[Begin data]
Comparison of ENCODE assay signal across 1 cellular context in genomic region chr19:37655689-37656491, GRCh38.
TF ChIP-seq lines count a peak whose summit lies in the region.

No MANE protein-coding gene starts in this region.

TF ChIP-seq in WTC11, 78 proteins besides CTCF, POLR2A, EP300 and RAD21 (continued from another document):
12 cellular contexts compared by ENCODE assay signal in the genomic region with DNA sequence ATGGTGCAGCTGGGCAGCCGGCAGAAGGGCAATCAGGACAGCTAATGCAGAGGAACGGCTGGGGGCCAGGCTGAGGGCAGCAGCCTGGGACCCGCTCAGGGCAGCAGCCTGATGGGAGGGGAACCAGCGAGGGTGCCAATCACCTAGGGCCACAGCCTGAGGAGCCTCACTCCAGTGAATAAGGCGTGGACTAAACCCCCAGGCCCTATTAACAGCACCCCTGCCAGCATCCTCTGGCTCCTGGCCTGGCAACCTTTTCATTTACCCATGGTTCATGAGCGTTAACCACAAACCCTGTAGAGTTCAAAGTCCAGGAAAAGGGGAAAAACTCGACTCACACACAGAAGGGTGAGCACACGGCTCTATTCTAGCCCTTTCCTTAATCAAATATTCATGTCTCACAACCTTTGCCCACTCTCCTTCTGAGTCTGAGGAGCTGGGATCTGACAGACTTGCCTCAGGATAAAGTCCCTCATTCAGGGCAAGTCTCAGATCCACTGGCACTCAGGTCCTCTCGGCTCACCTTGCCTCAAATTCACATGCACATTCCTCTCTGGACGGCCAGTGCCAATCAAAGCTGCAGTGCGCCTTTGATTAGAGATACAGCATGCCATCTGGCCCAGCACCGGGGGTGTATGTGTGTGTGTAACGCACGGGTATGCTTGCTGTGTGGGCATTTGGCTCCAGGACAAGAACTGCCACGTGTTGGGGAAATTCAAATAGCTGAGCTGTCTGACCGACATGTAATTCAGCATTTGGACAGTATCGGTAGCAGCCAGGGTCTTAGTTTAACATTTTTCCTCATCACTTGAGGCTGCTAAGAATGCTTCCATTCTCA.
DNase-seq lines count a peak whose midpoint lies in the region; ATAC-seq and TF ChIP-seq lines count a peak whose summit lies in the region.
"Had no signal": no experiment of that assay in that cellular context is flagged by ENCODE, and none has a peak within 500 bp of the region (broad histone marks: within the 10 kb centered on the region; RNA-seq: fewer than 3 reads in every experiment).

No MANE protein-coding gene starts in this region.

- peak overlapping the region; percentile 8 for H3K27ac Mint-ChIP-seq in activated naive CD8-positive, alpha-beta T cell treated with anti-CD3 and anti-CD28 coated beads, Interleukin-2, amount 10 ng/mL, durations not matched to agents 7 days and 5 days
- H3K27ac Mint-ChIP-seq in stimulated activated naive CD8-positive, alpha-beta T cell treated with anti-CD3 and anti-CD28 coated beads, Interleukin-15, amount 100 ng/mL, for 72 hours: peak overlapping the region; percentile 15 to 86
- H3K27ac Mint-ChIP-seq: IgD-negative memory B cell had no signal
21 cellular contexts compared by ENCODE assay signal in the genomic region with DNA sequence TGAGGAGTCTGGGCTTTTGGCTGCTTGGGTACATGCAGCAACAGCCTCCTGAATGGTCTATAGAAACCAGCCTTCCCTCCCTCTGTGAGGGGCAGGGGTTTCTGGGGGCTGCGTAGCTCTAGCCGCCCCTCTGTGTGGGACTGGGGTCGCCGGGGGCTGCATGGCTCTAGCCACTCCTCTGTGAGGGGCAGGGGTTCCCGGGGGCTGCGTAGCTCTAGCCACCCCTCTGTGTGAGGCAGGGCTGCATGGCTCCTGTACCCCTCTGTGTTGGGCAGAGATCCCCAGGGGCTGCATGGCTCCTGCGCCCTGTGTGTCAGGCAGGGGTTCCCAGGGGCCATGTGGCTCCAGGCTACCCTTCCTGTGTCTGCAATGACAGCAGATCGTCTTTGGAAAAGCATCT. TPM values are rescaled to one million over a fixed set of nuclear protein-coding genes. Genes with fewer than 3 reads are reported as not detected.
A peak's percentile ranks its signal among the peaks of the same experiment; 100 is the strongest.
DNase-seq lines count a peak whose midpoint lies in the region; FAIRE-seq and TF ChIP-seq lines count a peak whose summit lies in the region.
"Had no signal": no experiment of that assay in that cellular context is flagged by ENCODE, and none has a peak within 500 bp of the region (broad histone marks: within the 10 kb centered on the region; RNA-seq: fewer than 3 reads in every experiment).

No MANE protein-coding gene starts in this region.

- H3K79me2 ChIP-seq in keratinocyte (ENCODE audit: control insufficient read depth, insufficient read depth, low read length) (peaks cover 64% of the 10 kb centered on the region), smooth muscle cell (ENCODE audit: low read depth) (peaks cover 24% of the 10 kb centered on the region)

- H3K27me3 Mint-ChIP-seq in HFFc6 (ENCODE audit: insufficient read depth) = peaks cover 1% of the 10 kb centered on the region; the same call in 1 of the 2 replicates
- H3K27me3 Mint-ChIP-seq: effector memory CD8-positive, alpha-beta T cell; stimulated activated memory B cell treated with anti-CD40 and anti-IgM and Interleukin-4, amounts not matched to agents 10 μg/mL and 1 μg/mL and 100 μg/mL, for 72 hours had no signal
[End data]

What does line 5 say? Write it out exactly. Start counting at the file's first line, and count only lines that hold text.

12 cellular contexts compared by ENCODE assay signal in the genomic region with DNA sequence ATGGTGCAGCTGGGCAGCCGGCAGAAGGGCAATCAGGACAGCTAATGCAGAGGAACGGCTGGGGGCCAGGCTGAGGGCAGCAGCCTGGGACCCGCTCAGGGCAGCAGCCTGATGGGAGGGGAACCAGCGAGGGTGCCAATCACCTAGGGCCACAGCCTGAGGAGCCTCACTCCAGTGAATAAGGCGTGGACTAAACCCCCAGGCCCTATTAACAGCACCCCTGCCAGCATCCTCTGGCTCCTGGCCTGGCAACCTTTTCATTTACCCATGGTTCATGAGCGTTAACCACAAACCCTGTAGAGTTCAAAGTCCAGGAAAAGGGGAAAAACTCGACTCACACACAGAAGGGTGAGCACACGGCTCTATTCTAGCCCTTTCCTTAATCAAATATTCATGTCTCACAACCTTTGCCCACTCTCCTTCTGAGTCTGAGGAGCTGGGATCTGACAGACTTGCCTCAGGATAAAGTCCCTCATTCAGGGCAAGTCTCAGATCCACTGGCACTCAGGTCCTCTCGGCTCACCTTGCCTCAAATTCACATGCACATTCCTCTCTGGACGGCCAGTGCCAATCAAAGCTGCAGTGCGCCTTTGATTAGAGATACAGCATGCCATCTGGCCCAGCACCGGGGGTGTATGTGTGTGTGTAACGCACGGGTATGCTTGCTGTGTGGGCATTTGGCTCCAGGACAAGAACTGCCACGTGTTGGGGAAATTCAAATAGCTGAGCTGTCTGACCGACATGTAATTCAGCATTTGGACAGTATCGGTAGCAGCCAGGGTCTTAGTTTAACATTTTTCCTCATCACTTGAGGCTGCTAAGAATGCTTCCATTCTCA.